Annette Gordon-Reed is a professor of law at New York Law School and a professor of history at Rutgers. She earned a place in history with her first book, Thomas Jefferson and Sally Hemings: An American Controversy, which had an acclaimed but stormy reception when published in 1997, and which The New Yorker described as “brilliant.” She is recognized as one of our country’s most distinguished presidential scholars.Gordon-Reed spent her early career as an associate at Cahill Gordon & Reindel, and as Counsel to the New York City Board of Corrections. She speaks or moderates at numerous conferences across the country on history and law-related topics. Gordon-Reed is a graduate of Dartmouth College and Harvard Law School, where she was a member of the Law Review. She lives in Manhattan with her husband, daughter, and son.
Question: What was your first exposure to Jefferson?
Gordon-Reed: Well, my first exposure to Jefferson was when I was in the 3rd grade. I read a biography of Jefferson, the child’s biography of Jefferson and it was a series, part of a series, you know, Dolley Madison, George Washington cover that kind of thing that sort of teach early civic lessons to a young kid.
Question: Was the biography accurate?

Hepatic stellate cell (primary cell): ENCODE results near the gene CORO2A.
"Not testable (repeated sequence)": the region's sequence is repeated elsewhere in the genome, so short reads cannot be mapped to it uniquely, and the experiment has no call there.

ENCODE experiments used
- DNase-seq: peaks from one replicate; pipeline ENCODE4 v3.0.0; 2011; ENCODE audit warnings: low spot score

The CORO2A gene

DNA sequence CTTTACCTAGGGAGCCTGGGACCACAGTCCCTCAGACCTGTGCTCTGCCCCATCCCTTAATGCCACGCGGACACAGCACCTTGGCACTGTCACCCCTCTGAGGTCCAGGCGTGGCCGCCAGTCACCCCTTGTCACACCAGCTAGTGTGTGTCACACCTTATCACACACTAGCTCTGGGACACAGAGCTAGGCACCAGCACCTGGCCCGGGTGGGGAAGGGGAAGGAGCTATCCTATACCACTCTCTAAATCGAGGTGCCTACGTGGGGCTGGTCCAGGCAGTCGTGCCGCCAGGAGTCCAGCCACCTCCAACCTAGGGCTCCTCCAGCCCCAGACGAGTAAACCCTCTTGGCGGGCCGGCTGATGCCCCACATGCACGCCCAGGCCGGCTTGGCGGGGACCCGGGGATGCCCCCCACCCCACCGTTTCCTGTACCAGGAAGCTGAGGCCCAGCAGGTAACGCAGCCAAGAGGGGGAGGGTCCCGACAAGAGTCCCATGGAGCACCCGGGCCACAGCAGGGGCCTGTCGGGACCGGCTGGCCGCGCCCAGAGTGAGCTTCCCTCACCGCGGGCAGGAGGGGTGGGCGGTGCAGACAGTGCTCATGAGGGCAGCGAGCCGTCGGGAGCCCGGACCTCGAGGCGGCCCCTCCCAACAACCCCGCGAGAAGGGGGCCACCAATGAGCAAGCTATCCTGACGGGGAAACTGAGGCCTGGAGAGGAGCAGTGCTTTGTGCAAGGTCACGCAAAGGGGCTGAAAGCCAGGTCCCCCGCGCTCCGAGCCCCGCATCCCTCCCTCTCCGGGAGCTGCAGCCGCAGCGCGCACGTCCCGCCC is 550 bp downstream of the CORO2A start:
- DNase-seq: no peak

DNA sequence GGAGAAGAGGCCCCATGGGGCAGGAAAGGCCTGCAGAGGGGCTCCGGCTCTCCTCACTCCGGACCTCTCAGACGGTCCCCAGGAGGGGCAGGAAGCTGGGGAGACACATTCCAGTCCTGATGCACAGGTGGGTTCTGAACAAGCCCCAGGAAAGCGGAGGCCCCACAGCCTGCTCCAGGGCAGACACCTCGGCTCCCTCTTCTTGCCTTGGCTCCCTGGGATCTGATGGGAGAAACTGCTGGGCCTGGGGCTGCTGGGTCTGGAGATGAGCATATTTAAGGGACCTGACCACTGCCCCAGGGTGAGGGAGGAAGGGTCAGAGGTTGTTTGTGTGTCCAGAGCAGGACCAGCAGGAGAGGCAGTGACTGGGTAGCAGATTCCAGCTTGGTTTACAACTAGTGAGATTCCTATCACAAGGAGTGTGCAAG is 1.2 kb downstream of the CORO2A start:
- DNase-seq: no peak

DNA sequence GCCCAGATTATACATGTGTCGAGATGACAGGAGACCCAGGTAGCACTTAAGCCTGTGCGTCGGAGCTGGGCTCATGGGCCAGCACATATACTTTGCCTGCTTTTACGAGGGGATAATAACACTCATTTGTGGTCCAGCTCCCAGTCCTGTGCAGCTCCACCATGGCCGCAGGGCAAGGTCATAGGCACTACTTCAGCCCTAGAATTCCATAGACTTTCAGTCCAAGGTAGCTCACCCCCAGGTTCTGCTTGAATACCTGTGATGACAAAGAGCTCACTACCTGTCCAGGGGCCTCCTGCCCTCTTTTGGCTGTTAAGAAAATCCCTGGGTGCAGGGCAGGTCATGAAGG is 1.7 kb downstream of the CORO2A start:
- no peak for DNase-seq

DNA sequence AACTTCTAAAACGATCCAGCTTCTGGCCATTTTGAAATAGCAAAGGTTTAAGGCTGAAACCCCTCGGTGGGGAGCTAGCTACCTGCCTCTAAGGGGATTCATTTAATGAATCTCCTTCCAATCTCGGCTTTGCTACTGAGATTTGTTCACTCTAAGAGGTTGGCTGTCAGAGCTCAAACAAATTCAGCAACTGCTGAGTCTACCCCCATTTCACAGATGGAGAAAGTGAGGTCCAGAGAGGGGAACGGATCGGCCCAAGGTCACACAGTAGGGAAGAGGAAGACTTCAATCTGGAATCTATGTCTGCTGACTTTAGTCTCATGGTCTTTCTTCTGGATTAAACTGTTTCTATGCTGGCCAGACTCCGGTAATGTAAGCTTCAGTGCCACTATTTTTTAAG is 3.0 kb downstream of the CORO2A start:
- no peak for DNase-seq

Gordon-Reed: Well, sure and you know, in terms of where he was born and all those kind of things that had along with it a story about and a slave boy, he was supposed to be Jefferson same age and there was this sort of contrast between Jefferson the bright and energetic, curious person and the enslaved boy who was kind of lazy and playful, you know, he wanted to go fish and do things while Jefferson all wanted to get back to his books. So it wasn’t an accurate portrayal to me. I saw this is a sort of sending a message here about the central nature of Jefferson but also the central nature of black people, because of all the things, you know, you could have told us story about a boy who the tragedy of the fact that he didn’t get to go to the school, but it was all, it was very opposite, they were presented as opposites, black and white, Jefferson and this enslaved person. So, you know, it told an accurate story in terms of the sort of reference points of Jefferson’s life when he was born and so forth, but not really the nature of southern slaves society or black people, really.